In December 1981, a four-man Polish construction crew headed by foreman Nowak (Irons) leaves its home country for London. They’ve been given some money and equipment to do an “under-the-radar” (e.g., no work permits) renovation of a Victorian flat for a rich Polish industrialist. Soon after their arrival, Nowak, the only one who speaks English, learns from the news media that a crackdown has begun on the nascent Solidarity movement in Warsaw, leading to an extended period of martial law. To keep the job on track and get paid, he must keep this dramatic development secret from the rest of his crew. But how long can he keep up the deception?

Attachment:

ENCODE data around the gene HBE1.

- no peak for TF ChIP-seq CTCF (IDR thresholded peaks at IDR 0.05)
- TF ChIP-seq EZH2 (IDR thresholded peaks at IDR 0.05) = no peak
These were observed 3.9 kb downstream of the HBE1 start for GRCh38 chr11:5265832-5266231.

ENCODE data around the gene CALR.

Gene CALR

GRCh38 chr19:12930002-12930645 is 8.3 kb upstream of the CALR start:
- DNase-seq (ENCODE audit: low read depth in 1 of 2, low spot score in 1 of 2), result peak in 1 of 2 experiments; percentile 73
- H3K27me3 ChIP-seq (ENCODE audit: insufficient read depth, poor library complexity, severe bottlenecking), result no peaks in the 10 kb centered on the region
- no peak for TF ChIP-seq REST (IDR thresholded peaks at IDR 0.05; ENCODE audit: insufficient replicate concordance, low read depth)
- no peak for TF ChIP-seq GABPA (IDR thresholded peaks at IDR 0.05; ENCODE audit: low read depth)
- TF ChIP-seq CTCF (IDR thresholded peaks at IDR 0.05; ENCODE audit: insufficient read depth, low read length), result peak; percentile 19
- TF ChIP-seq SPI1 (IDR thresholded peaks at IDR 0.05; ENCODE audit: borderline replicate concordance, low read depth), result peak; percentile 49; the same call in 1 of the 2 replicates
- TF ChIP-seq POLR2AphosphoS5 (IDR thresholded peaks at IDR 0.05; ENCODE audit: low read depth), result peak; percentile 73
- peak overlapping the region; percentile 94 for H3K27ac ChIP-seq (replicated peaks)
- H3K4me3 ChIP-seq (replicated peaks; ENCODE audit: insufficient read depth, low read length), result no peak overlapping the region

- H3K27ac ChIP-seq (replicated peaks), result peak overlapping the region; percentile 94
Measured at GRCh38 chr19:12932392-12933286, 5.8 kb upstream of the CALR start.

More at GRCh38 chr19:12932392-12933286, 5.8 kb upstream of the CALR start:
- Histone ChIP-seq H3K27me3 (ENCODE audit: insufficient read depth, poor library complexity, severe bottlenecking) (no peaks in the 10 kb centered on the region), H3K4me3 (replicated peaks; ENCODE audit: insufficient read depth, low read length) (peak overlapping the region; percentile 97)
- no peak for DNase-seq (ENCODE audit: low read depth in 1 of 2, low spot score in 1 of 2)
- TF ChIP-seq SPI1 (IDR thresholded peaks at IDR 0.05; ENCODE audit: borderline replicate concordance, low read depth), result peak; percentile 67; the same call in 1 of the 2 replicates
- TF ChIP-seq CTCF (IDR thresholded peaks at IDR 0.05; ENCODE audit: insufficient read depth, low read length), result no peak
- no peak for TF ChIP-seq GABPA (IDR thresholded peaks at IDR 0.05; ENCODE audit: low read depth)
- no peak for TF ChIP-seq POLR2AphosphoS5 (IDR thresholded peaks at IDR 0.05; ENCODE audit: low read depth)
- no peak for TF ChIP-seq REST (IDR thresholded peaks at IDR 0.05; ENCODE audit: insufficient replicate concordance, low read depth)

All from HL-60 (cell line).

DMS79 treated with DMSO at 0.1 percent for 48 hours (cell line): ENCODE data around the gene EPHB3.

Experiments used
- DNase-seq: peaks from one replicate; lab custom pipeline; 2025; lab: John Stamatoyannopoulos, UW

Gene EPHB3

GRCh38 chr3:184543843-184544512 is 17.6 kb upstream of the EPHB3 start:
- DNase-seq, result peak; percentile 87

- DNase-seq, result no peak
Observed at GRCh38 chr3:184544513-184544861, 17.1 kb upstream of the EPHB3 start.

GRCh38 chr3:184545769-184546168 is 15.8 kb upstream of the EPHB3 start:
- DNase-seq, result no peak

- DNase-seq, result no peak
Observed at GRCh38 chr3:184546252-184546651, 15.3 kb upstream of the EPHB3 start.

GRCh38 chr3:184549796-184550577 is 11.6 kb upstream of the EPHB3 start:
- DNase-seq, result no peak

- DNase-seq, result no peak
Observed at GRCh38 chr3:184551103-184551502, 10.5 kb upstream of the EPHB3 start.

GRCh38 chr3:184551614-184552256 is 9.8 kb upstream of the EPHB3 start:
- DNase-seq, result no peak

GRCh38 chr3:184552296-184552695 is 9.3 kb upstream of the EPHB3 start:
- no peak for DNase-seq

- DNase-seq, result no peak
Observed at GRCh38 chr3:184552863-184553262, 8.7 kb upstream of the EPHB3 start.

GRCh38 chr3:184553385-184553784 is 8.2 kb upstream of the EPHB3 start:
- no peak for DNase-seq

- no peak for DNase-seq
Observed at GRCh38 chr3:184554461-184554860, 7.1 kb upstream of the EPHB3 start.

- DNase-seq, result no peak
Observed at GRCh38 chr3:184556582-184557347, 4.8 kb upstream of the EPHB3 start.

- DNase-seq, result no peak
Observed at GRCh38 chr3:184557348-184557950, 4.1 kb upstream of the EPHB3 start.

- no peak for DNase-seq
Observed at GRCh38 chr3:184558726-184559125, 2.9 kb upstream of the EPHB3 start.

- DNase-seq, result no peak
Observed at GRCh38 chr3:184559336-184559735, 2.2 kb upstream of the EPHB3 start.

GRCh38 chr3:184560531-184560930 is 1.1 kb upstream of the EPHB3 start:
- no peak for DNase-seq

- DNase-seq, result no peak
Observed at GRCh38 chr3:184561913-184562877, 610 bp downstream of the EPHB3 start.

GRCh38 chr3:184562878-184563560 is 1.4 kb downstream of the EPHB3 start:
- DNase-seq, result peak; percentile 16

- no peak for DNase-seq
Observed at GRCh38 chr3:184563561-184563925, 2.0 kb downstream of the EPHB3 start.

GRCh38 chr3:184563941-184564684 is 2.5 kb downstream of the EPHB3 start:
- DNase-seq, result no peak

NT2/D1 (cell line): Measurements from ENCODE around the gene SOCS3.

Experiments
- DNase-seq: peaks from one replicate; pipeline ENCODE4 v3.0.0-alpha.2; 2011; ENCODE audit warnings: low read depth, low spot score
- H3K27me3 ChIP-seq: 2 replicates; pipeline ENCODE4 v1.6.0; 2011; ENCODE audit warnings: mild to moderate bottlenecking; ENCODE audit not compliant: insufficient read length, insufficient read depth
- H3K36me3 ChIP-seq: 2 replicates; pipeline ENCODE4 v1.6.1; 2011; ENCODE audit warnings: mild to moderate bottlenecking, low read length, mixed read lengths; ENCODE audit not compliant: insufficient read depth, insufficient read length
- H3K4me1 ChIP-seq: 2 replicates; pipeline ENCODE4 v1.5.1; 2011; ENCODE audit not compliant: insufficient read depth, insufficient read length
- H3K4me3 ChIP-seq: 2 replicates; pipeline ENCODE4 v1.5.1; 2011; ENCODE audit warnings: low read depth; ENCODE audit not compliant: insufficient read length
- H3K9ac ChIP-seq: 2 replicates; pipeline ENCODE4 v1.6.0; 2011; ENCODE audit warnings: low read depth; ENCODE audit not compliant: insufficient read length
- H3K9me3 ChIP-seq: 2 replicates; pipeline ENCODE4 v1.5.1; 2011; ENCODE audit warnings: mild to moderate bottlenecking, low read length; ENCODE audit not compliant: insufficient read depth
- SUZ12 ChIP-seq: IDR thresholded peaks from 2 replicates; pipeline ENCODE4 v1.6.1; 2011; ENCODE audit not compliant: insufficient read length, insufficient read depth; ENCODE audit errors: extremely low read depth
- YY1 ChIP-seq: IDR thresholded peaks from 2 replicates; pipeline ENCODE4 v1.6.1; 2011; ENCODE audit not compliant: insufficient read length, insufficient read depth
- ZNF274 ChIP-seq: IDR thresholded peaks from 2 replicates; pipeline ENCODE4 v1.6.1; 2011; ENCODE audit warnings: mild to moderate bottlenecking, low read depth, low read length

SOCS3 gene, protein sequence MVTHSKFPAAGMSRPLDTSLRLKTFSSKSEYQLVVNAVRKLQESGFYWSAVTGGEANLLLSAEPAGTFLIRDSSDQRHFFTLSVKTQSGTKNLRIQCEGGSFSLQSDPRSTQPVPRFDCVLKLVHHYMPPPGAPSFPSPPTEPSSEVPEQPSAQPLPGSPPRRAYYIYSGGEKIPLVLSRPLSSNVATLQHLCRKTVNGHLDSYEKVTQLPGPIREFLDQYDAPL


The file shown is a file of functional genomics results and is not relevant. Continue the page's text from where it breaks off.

Skolimowski’s bone-dry political satire features an inspired and atypical performance from Irons, still at an early point in his career. All eyes are on his character as he pushes his team to finish, while going to increasingly comic lengths to keep this crucial information from them. Meanwhile, we observe the group’s overall sense of displacement as they’re exposed to some very strange people and customs in this foreign land. Shot quickly and urgently on a shoestring budget, this classic of Solidarity-era filmmaking is an essential and enduring document of its time.